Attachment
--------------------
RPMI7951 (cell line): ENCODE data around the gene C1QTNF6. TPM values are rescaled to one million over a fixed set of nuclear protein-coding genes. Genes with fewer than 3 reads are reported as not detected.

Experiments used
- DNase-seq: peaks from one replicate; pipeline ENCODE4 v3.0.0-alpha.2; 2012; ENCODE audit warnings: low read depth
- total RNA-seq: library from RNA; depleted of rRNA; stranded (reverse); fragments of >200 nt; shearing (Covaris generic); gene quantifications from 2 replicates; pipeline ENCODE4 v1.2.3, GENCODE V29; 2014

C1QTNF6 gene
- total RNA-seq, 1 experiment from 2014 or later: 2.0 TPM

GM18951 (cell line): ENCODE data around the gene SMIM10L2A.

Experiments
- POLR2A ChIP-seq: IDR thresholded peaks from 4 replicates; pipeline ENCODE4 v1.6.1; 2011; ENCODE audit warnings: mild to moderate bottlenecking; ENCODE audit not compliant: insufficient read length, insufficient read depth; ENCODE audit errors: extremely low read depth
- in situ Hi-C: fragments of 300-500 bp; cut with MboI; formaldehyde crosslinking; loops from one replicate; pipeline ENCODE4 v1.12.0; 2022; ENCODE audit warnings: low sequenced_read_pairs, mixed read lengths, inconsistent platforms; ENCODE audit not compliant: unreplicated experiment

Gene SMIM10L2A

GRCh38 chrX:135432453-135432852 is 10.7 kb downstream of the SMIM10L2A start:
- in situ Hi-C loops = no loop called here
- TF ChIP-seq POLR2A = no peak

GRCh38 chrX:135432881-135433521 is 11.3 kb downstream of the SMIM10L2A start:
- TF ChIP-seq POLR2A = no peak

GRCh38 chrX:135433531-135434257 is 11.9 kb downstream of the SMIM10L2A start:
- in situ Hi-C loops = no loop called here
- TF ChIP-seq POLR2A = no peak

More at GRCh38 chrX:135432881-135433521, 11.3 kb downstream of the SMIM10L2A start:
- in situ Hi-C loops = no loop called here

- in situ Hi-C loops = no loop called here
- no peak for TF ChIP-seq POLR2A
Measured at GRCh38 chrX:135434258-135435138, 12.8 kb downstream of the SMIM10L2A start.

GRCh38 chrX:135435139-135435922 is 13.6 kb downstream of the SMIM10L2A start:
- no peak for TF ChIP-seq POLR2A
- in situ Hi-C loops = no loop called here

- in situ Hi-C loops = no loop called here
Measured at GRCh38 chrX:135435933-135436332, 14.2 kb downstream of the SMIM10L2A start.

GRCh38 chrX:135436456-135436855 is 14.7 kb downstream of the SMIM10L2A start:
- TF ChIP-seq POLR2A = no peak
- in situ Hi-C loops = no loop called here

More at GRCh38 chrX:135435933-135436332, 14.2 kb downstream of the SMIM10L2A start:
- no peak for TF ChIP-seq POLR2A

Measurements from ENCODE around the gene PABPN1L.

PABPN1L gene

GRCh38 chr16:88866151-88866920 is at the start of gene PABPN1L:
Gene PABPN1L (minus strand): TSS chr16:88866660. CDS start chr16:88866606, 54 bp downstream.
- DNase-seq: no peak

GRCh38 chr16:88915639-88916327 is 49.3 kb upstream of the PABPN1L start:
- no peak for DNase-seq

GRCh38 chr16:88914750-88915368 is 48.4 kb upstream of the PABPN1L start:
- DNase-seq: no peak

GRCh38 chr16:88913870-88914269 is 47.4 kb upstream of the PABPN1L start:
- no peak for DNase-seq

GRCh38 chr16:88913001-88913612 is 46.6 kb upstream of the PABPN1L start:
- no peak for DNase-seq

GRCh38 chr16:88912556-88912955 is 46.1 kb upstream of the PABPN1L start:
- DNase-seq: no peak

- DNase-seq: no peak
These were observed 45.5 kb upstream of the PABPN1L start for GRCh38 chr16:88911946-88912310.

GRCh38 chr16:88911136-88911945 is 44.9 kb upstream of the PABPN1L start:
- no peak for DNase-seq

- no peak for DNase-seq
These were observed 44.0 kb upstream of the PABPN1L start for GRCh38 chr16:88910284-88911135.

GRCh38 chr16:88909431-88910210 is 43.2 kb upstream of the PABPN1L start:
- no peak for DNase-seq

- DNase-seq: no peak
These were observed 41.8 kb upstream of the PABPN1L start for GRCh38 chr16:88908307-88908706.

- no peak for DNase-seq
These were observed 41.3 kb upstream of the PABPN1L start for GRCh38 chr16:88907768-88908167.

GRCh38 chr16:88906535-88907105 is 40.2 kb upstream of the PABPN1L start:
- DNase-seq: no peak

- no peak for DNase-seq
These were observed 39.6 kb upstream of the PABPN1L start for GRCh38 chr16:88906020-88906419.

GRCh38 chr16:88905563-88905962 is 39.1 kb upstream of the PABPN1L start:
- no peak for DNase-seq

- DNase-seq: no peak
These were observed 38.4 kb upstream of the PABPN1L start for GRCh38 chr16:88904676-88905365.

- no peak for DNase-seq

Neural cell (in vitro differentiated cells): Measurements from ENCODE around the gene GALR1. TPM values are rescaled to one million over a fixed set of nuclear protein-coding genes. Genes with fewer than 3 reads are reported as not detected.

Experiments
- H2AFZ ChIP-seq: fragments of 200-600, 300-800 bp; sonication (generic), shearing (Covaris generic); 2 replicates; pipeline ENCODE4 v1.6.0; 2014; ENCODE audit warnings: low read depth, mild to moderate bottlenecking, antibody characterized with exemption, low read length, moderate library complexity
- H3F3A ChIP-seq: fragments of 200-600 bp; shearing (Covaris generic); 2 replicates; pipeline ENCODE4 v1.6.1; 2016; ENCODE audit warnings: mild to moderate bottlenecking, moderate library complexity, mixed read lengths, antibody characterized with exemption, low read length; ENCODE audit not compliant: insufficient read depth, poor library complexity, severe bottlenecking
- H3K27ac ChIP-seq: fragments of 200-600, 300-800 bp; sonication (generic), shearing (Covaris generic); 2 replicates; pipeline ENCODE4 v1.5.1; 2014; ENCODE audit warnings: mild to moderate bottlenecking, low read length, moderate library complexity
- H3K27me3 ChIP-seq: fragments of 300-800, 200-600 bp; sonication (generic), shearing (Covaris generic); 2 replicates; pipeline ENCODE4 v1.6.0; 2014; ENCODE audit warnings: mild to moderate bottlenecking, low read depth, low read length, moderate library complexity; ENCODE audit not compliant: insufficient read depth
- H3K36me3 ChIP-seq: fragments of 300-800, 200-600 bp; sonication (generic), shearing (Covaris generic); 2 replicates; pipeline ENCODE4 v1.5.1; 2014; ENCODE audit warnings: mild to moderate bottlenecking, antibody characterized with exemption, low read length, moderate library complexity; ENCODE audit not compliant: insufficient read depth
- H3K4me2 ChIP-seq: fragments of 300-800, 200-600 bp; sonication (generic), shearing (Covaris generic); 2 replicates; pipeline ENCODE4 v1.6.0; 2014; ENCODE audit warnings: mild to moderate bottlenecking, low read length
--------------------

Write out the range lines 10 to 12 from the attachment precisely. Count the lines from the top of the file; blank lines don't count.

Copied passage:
- in situ Hi-C: fragments of 300-500 bp; cut with MboI; formaldehyde crosslinking; loops from one replicate; pipeline ENCODE4 v1.12.0; 2022; ENCODE audit warnings: low sequenced_read_pairs, mixed read lengths, inconsistent platforms; ENCODE audit not compliant: unreplicated experiment

Gene SMIM10L2A

GRCh38 chrX:135432453-135432852 is 10.7 kb downstream of the SMIM10L2A start: